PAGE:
Fourth-quarter earnings season starts soon, but everyone is focused on 2017 guidance. The big problem: no one knows how to model the Trump rally.
Here's the good news: fewer companies are guiding down for the fourth quarter.
Now the bad news: what we care about is 2017 guidance, and there's a good chance that most companies will not be doing any dramatic fist pumps about earnings in the new year.
Here's Lindsey Bell, CFRA's Investment Strategist and chief wizard of earnings, on what she thinks will happen: "We expect guidance will be unlikely to move higher in the near term and could even be reduced from the current estimate... disappointing investors and potentially causing a pullback or pause in the market."
Huh? How could that be? All this gushing optimism is for nought, at least for the time being?
The question is, how much will earnings improve? How much will this magical potion of tax cuts/less regulation/fiscal stimulus really impact earnings?
We don't know and that's why analysts have been reluctant to raise 2017 earnings estimates. Current estimates for S&P earnings in 2017 are at roughly $131, about an 11 percent improvement over 2016, but essentially unchanged for the past several months.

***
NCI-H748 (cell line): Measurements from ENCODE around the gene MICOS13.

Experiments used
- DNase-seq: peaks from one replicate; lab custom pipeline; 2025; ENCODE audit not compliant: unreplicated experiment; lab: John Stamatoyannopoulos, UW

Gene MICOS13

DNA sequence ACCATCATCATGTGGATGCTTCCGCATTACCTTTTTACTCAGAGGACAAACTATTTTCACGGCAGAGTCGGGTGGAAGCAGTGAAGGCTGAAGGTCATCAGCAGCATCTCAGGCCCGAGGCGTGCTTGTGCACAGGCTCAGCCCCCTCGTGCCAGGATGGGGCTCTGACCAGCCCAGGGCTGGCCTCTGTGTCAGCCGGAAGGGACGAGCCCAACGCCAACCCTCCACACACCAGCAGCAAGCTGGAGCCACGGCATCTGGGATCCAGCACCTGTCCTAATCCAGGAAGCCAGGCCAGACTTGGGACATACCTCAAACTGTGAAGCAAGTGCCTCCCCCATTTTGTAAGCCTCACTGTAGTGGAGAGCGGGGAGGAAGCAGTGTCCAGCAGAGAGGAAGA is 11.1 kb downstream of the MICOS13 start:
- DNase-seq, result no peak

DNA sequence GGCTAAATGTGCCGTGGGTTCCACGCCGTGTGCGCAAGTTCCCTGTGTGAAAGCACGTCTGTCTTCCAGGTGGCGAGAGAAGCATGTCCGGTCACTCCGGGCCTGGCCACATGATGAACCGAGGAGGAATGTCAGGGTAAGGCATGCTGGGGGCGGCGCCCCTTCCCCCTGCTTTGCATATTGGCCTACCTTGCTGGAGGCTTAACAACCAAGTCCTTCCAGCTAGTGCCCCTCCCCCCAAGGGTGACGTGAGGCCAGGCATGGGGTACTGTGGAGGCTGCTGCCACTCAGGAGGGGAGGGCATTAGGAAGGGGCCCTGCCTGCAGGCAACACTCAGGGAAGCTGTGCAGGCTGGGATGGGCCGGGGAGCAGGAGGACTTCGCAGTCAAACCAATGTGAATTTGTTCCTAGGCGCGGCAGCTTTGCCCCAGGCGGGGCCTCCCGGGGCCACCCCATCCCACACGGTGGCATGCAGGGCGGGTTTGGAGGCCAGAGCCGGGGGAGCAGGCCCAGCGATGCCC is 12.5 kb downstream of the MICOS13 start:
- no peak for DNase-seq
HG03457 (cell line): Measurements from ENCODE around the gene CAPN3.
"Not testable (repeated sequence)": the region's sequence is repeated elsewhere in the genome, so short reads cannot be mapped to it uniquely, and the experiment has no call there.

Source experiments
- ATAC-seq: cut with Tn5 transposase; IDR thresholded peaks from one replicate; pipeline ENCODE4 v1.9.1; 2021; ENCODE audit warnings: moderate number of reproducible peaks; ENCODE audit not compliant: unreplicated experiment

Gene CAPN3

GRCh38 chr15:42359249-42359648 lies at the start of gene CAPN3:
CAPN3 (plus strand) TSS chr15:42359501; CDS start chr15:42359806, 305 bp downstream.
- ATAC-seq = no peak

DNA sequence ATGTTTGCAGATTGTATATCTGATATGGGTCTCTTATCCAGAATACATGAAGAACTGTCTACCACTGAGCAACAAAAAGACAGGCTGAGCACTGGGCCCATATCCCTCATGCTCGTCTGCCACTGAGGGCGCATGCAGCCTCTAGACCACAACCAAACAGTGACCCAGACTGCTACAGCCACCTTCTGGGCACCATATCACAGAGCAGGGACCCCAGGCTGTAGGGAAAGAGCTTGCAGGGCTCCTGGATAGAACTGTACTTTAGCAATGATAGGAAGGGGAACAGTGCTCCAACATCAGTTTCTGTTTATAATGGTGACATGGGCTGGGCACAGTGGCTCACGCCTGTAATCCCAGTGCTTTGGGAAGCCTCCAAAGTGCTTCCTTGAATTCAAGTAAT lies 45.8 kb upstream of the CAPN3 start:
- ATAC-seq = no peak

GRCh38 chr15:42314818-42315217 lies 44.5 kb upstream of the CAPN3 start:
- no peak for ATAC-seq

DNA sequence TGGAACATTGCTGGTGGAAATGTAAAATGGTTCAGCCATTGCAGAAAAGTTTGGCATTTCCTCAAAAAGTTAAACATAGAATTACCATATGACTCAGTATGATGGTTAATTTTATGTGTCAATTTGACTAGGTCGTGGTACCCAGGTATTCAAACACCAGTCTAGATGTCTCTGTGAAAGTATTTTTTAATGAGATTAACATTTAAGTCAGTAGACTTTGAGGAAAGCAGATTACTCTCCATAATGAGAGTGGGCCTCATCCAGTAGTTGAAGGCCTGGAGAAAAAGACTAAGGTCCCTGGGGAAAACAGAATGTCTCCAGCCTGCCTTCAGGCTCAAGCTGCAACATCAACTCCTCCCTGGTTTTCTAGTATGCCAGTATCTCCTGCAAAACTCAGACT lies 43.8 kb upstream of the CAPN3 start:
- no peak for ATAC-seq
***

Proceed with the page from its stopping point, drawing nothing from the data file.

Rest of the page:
That's an important point: no one is raising 2017 estimates, at least not yet.
More importantly, because the stock market has risen roughly 6 percent since the election, but 2017 earnings estimates have not risen. Stock multiples have expanded, from roughly 16 times 2017 earnings for the S&P 500 to a little over 17 times. This is high by historical standards, but optimists insist it is justified because earnings will be improving later in the year.
Maybe. There's plenty of back-of-the-envelope guesses, just not many facts. Leon Cooperman, on our air Thursday, noted that current 2017 earnings for the S&P 500 is at $131 or so but "We could see earnings at $140" if the full package of tax cuts and infrastructure come through.